Polska / śląskie
|בתי כנסת, בתי תפילה ועוד||בתי קברות||אחרי מות קדושים||יודאיקה במוזיאונים||אחר|
|פרובינציה:||śląskie / śląskie autonomiczne (לפני 1939)|
|מחוז:||wodzisławski / rybnicki (לפני 1939)|
|קהילה:||Rydułtowy / Rybnik (לפני 1939)|
|שמות אחרים:||Rudolphi Villa|
Rydůutowy [j. śląski]
Rydultau [j. niemiecki]
Рыдултовы [j. rosyjski]
Rydułtowy is a town in the Wodzisław County, south-western part of the Silesian Province. It is situated in the south-western part of the Silesian Upland, on the Rybnik Plateau, on River Sumina (a tributary of river Ruda).
In 1858 there were 15 Jewish inhabitants in Rydultowy Gorne and Rydultowy Dolne, and they constituted 1.2% of the total number of inhabitants .
During World War II the Nazis arrested all Jews from Rydultowy and sent them to ghettos in the General Government.
In 1942 the Nazis established in Rydultowy a compulsive labor camp and located it in the "Charlottengrube" mine, property of the Hermann Goering Werke pool. At first it served for compulsive workers, then war prisoners from Russia, France and England were detained there. The first camp was located near the old sand mine. In 1943 a second compulsive labor camp was established and it was situated in seven barracks built 600 m away from the railway station, by the "Leon II" mine (Adolf Hitlerstrasse, nowadays Ofiar Terroru Street).
In 1943 the administration of the Hermann Goering Werke pool carried on negotiations with the management of the Auschwitz-Birkenau concentration camp about the employment of the Oswiecim prisoners.
At the turn of 1944 and 1945 the Nazis established a sub-camp of the Auschwitz-Birkenau concentration camp in Rydultowy. The compulsive workers and war prisoners had been removed. The first transport of prisoners reached Rydultowy on 19 September 1944, it consisted of 200 Jews from Hungary and Romania. They were detained in the camp by "Charlottengrube" mine. The second transport reached destination on 7 October 1944. The 600-700 Jewish prisoners from that transport were sent to the camp near "Leon II" and "Leon III". The two transport mentioned were the largest ones. Those which followed were smaller and served to replace prisoners who had died of exhaustion, starvation and sickness. The prisoners came from Poland, Hungary, Slovakia, the Czech Republic, Germany, Belgium, the Netherlands, France, Italy, Greece and Romania. They all worked in the mines.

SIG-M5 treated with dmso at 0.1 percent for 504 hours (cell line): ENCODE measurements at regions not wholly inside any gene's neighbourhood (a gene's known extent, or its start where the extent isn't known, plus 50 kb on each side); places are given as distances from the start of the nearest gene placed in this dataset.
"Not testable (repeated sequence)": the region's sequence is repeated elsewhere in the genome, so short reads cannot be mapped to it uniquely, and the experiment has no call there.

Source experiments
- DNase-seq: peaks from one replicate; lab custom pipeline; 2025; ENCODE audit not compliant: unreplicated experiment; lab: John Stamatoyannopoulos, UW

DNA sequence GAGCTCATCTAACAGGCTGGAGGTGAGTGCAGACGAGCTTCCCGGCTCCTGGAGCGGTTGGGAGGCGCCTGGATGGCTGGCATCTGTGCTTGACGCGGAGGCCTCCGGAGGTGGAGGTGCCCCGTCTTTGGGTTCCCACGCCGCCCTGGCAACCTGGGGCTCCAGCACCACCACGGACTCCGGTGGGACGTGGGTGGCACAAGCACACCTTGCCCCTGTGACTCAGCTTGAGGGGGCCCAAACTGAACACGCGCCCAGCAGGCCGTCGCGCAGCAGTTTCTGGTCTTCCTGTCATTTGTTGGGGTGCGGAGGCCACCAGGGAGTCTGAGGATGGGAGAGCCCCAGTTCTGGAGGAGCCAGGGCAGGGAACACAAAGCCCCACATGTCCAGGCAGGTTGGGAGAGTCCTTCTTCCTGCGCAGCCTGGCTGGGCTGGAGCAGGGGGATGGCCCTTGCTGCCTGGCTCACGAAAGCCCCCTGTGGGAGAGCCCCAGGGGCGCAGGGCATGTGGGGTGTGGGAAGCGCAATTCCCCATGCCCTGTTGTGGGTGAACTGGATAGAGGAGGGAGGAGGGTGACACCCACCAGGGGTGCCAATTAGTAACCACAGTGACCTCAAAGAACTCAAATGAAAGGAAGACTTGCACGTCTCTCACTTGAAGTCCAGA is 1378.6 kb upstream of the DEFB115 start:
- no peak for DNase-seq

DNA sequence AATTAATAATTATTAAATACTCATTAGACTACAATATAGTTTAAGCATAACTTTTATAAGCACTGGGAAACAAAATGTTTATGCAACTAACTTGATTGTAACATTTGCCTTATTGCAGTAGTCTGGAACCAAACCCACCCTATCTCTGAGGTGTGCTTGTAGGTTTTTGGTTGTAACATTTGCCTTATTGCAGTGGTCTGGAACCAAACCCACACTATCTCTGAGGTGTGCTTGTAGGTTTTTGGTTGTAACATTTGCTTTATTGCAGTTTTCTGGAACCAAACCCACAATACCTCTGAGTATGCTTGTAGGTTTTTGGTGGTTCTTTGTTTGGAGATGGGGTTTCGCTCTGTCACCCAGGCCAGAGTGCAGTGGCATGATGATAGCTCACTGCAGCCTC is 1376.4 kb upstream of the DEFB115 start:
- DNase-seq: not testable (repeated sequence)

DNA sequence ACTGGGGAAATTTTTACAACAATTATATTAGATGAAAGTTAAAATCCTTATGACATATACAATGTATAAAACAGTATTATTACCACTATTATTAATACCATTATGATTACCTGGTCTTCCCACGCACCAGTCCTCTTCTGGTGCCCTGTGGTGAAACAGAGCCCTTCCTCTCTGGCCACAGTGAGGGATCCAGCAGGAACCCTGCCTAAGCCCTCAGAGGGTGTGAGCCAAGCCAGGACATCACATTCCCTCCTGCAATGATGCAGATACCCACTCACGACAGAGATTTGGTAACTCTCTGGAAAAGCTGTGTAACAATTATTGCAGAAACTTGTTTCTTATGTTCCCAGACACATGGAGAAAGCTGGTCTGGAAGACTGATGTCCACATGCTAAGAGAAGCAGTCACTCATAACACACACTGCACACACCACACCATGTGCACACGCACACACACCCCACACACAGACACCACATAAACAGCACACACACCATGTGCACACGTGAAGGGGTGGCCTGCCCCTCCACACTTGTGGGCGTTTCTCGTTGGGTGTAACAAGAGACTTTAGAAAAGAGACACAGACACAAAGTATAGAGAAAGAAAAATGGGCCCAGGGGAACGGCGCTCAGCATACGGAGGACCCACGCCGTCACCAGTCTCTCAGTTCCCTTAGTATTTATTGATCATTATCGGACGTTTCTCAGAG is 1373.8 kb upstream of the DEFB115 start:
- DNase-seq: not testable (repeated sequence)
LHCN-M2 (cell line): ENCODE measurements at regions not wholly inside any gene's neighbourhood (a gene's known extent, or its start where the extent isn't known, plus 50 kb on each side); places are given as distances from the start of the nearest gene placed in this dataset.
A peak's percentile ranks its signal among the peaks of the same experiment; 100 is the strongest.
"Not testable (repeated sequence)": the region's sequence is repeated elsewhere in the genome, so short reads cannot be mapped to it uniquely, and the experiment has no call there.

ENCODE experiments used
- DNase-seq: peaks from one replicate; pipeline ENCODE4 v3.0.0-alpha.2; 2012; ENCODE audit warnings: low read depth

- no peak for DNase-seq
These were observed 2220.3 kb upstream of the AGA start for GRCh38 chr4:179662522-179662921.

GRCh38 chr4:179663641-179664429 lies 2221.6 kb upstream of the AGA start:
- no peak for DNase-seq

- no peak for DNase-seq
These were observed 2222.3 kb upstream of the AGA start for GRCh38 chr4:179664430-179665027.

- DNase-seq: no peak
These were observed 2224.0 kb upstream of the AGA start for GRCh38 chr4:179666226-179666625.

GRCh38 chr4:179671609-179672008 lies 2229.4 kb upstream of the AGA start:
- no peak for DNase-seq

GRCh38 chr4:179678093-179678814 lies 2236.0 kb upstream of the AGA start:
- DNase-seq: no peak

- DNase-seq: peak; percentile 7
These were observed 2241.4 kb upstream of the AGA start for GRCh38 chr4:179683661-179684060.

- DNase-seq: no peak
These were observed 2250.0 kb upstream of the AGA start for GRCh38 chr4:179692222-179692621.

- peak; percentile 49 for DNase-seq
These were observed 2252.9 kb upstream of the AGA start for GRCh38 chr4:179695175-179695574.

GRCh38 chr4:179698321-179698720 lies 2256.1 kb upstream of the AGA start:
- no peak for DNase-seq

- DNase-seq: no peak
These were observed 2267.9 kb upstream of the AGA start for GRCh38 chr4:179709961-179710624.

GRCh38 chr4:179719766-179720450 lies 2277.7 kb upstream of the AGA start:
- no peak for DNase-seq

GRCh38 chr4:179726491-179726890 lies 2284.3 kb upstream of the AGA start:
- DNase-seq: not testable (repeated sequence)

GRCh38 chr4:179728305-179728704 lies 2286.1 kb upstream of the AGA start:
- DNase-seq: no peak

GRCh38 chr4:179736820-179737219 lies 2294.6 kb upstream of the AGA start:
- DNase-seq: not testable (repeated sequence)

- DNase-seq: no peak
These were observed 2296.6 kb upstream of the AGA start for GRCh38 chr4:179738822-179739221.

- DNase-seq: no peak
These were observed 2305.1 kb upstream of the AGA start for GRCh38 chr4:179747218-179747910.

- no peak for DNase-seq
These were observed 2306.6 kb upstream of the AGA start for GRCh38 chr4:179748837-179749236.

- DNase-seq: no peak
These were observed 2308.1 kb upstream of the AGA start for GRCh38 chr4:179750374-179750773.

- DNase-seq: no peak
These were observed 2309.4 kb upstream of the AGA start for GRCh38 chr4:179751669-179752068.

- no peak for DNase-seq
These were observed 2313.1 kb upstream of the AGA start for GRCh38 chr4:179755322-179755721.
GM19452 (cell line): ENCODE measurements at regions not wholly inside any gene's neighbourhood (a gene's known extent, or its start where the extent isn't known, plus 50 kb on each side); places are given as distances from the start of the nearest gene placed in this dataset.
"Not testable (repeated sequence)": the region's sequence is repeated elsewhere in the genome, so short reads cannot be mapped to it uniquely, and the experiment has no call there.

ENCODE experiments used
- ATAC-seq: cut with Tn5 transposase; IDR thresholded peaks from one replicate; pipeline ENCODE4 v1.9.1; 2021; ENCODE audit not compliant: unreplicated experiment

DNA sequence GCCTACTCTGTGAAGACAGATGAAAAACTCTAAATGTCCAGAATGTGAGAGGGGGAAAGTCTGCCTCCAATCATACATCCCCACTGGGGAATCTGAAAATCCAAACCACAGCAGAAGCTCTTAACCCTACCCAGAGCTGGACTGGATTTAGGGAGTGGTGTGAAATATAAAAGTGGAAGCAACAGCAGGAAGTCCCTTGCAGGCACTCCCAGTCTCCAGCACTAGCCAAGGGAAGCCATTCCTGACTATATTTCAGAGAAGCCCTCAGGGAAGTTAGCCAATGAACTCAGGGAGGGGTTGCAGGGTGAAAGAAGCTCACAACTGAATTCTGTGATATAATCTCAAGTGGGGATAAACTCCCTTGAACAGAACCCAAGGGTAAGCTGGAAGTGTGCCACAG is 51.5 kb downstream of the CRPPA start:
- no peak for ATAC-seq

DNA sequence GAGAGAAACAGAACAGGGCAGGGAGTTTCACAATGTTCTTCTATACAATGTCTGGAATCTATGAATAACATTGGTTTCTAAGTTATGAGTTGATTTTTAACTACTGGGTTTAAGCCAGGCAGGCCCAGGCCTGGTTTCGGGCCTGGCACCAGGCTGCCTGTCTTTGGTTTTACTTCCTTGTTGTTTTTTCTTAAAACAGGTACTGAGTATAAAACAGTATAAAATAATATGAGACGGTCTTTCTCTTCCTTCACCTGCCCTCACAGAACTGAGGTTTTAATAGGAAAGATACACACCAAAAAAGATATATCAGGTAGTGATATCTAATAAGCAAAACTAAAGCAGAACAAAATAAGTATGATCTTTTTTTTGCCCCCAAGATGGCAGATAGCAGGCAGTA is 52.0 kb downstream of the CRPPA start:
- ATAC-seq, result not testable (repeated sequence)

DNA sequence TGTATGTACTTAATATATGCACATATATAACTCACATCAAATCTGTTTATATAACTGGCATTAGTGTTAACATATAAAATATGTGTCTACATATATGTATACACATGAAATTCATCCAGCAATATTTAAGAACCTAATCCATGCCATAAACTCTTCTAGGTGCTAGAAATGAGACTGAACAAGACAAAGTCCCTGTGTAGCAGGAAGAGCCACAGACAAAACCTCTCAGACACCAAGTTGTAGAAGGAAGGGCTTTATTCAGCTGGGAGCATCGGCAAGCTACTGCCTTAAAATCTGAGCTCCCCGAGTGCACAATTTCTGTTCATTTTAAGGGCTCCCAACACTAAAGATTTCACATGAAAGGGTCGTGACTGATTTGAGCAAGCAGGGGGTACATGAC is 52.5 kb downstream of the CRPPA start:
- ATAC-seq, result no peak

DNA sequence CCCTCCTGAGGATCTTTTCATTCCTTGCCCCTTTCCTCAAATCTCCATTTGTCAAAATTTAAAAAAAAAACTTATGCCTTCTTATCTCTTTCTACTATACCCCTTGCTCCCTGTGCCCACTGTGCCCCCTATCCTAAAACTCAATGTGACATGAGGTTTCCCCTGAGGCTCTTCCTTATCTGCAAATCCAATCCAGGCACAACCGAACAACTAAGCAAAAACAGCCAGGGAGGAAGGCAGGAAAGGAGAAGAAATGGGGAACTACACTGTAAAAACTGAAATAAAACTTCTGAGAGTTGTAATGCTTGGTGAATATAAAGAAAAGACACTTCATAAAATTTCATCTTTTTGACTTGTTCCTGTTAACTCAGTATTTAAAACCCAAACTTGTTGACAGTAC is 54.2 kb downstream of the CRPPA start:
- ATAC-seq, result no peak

In the middle of 1944 a third camp was established in Rydultowy. It was located on the premises of the Harcer brickyard. A group of 100 Polish women was detained in the barracks built there. They were forced to work as hard as slaves in the brickyard.
In November 1944 the fourth camp was created, called by the local people Judenlager" or "lager behind the bing". It was a selection place for prisoners, the weakest ones were picked
The first mentions of the village of Rydułtowy date back to 1228 when the village was called Rudolphi Willa, belonged to the archbishop of Wrocław and was part of the Duchy of Racibórz. In 1327 Duke Władysław Bytomski (1277-1352) rendered homage to the Bohemian King and since then Rydułtowy passed under Bohemian sovereignty and shared the political fate of Silesia. After the death of childless Louis II (1506-1526) King of Bohemia and Hungary in 1526, Archduke of Austria Ferdinand I ruled as a King of Bohemia; as a result, Rydułtowy came under Habsburg rule. From 1742 it belonged to Prussia. The most important moment in the history of Rydułtowy was the discovery of a rich coalfield towards the end of the 17th century. The first "Hoym" coalmine started operating in 1792, followed by "Wilhelm" mine in Radoszowy, "Szarlotte" in Czernica in 1806 and "Leo" mine in Rydułtowy in 1843.
In the period between the wars the inhabitants of Rydułtowy took active part in the Silesia uprisings in 1919-1922. In 1022 the village was annexed to Poland on the basis of results of the plebiscite in 1921. The independent municipalities of Rydułtowy Dolne, Rydułtowy Górne, Orłowiec, Radoszowy Dolne, Radoszowy Górne and Kolonii Buńczowiec were joined to make one municipality with a population of 13 thousand.
During World War II in September 1939 the German Army entered Rydułtowy and then the Soviet Army in March 1945.
After being granted the civic rights in 1951, the town was annexed to Wodzisław Śląski as its district in 1976. Rydułtowy regained the status of an independent town in 1992.